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Assembling the Chicken Coop, part 1

Posted by joeabbott on March 8, 2010

I’m going to post my notes about assembling the chicken coop in three parts; one for each day that I spent on the job.

Day one was roughly used for getting the location laid out and assembling the shelter.
Day two was used to complete the run and install the wire siding.
Day three was spent on putting on the roof and finishing touches.

Since then I’ve spent a bit of time working around the outside, putting up fascia, installing a pathway, and little jobs like that. All told, I’m sure it’s been just a few hours. But let’s get started and take a look at Day One.

Minor Detail

Coop 001 Before dragging all the parts “up the hill”, I remembered that I hadn’t cut a hole through the front of the coop yet and if we didn’t need it, the chickens certainly would! So I dragged a table into the sun, used my rafters for spacers to avoid marring the table, and clamped the front panel down.

I then used the template that Suzy had made for the door: it was egg-shaped!

Knowing that I planned to line up the bottom edge of the front panel with the bottom of the shelter floor … I knew where to align it vertically. First, account for the 3/4” floor, then add another 3/4” for the floor hold-down I was going to add, and then add another half inch or so to avoid having litter tumble out. Two inches up!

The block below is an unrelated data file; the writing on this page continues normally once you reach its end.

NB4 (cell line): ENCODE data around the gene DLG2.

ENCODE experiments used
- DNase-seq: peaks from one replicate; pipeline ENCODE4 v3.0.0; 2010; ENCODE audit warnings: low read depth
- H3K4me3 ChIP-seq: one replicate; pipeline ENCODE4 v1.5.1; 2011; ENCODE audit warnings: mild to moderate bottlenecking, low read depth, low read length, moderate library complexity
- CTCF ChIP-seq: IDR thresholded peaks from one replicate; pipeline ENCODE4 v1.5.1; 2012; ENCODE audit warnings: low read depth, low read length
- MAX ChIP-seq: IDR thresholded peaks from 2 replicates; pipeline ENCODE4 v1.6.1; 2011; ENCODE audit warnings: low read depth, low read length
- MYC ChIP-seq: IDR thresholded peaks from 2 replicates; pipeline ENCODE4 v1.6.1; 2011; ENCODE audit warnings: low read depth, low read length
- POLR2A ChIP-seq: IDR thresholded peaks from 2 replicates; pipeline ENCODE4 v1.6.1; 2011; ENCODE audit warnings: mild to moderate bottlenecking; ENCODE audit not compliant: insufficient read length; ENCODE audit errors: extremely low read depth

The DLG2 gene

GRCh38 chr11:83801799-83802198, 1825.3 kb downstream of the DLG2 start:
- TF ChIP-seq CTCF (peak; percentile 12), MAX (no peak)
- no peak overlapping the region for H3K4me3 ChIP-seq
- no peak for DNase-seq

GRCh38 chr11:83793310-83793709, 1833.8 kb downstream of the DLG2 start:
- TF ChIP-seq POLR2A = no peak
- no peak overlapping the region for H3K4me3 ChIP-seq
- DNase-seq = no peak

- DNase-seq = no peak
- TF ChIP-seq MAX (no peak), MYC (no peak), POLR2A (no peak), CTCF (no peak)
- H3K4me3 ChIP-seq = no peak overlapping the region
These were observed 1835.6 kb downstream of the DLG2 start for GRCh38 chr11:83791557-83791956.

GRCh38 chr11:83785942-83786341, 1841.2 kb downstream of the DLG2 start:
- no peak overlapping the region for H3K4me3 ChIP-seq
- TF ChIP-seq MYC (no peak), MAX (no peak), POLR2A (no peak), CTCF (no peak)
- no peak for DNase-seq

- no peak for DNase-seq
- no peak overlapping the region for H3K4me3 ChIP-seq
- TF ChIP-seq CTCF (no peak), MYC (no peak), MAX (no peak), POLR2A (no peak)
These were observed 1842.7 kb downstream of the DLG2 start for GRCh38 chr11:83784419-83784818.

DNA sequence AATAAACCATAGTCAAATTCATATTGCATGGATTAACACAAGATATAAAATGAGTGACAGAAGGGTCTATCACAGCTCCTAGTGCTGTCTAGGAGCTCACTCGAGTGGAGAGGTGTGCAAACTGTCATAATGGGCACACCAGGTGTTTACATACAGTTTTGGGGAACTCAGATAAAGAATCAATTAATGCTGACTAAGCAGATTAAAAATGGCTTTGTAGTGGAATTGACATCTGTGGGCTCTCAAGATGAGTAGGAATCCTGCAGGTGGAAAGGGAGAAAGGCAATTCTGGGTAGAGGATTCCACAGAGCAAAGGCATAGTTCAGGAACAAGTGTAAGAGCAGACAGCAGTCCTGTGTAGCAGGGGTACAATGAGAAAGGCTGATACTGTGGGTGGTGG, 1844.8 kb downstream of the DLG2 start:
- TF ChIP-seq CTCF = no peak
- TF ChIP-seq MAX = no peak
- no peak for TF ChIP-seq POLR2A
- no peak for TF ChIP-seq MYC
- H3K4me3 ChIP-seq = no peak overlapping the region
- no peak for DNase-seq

Then I knew I’d align the sides of the front panel up on the outside edges of the posts … each post is almost 4 inches. Measure in another inch and a half or so and I had the horizontal spacing: just about 6”!

I then taped it down and drilled a hole just inside the template outline; the hole was the diameter of the jigsaw blade width. Using a fine-toothed blade, I then carefully cut around the outside outline of the template.

Setting up the area

Coop 005 Coop 006Now that we had the door cut, it was time to assemble.

I began by erecting a small canopy that was stored away. We’d had it since my graduation party and I figured it would provide a nice bit of shelter in case of rain. As it turned out, it was not only unnecessary but also factored into pushing the coop farther out into the yard than I would have liked. Not a major inconvenience but it positioned the coop just a bit closer to where the flattened area fell off. While the coop is secure, I tended to walk too near it (to avoid the sloped hill) and managed to smack the daylights out of my head a number of times. Ouch.

Anyhow, after setting up the tent and a table beneath it, I hauled up the coop parts, a few clamps, my job bag and my drill. My job bag contains a ton of construction goodies: a tape measure, ear and eye protection, pencils, a speed square, odd assortments of nails and screws, a knife, etc. Construction goodies! I also ran an extension cord up to it from the house. We were ready!

Shelter Superstructure

Just like in the garage, the first step was to get the basic posts and floor assembly created. From this, all other parts would either be hung off or located from. Here’s a few pics of that coming together